non citius frondes autumni frigore tactas
iamque male haerentes alta rapit arbore ventus, 730
quam sunt membra viri manibus direpta nefandis.
talibus exemplis monitae nova sacra frequentant
turaque dant sanctasque colunt Ismenides aras.
- Parse citius (729).
- What are the subject and the verb of the sentence starting with non citius... (729–30)?
- What kind of ablative is alta … arbore (730)?
- What kind of ablative is manibus … nefandis (731)?
- What is the subject of the sentence starting with talibus exemplis... (732–33)?
Assess the explanatory value and the appropriateness of the simile Ovid uses to illustrate Pentheus’ dismemberment.
Why does Ovid turn the doom of Pentheus into an exemplum that stimulates religious worship — despite the fact that he stated earlier that the Theban king was the only one in Thebes who refused to honour Bacchus with cultic veneration? (Note that Ovid specifies the Theban women as the ones taught Bacchus’ lesson.) What do you make of a religion/ divinity who practises this sort of didacticism? Are there hints in the text that Ovid disapproves of Pentheus’ punishment?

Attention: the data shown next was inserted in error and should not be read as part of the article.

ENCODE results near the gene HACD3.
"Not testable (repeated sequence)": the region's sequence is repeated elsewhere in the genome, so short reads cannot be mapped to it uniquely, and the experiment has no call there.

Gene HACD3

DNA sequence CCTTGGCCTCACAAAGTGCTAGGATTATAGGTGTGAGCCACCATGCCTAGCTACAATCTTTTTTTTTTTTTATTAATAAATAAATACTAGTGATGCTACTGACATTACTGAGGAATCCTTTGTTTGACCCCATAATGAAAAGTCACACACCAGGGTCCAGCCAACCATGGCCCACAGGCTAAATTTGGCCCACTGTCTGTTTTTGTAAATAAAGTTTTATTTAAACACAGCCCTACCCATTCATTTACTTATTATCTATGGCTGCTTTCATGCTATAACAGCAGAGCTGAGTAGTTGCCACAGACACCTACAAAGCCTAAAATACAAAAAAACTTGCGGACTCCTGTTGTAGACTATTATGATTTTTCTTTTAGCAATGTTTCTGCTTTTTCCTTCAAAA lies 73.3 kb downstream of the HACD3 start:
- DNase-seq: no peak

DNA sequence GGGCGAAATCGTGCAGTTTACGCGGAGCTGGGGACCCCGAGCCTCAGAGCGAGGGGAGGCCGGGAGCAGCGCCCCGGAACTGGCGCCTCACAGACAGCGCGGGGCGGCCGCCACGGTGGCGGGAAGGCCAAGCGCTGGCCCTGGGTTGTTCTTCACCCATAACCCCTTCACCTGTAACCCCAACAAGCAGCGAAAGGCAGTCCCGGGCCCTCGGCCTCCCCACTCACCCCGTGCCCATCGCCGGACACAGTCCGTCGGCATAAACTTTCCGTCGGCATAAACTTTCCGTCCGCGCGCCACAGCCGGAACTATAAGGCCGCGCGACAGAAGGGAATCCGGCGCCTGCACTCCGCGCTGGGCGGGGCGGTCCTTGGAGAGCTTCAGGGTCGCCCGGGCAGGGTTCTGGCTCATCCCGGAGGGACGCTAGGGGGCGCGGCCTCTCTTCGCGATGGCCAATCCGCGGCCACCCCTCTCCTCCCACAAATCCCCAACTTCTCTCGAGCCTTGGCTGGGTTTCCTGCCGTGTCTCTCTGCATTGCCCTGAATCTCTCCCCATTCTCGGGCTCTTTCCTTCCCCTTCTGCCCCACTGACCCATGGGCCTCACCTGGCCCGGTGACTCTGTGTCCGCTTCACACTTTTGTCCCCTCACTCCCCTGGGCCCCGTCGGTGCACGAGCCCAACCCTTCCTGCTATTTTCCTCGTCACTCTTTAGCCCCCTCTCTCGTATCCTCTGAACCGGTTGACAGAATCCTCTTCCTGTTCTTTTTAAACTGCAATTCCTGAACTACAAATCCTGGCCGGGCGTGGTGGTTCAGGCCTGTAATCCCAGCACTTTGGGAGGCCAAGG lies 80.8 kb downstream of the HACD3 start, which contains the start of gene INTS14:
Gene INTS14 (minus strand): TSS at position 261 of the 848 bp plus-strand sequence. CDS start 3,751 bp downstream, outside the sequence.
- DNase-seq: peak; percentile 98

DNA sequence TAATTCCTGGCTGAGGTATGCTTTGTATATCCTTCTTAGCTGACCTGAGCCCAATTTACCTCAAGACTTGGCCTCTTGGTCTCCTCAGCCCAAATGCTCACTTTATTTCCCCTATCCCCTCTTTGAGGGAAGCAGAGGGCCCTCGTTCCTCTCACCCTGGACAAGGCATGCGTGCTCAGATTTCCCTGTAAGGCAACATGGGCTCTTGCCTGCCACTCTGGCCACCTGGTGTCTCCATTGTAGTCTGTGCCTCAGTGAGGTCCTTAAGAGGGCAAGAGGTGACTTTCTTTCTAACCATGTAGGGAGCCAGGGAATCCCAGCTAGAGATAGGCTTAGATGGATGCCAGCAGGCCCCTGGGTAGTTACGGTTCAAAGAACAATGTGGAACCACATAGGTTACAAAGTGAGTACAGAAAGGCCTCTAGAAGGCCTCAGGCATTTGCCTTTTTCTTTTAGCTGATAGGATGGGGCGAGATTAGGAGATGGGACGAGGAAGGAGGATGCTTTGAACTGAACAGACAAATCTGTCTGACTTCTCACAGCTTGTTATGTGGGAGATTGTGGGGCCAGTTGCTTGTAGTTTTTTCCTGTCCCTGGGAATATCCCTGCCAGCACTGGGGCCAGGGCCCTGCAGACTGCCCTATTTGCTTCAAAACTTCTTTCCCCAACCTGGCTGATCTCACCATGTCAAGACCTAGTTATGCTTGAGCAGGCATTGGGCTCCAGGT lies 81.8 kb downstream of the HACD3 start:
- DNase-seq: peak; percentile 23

|autumnus, -i, m.||autumn|
|frigor, -oris, m.||cold|
|tango, -ere, tetigi, tactum||to touch, take hold of|
|diripio, -ere, -pui, direptum||to tear asunder/ in pieces, lay waste|
|moneo, -ere, -ui, monitum||to remind; to admonish, advice, warn;
to instruct, teach
|tus, turis, n.||incense, frankincense|
|Ismenis, -idis, f.||a Theban woman [from Ismenus, a river of Boeotia near Thebes]|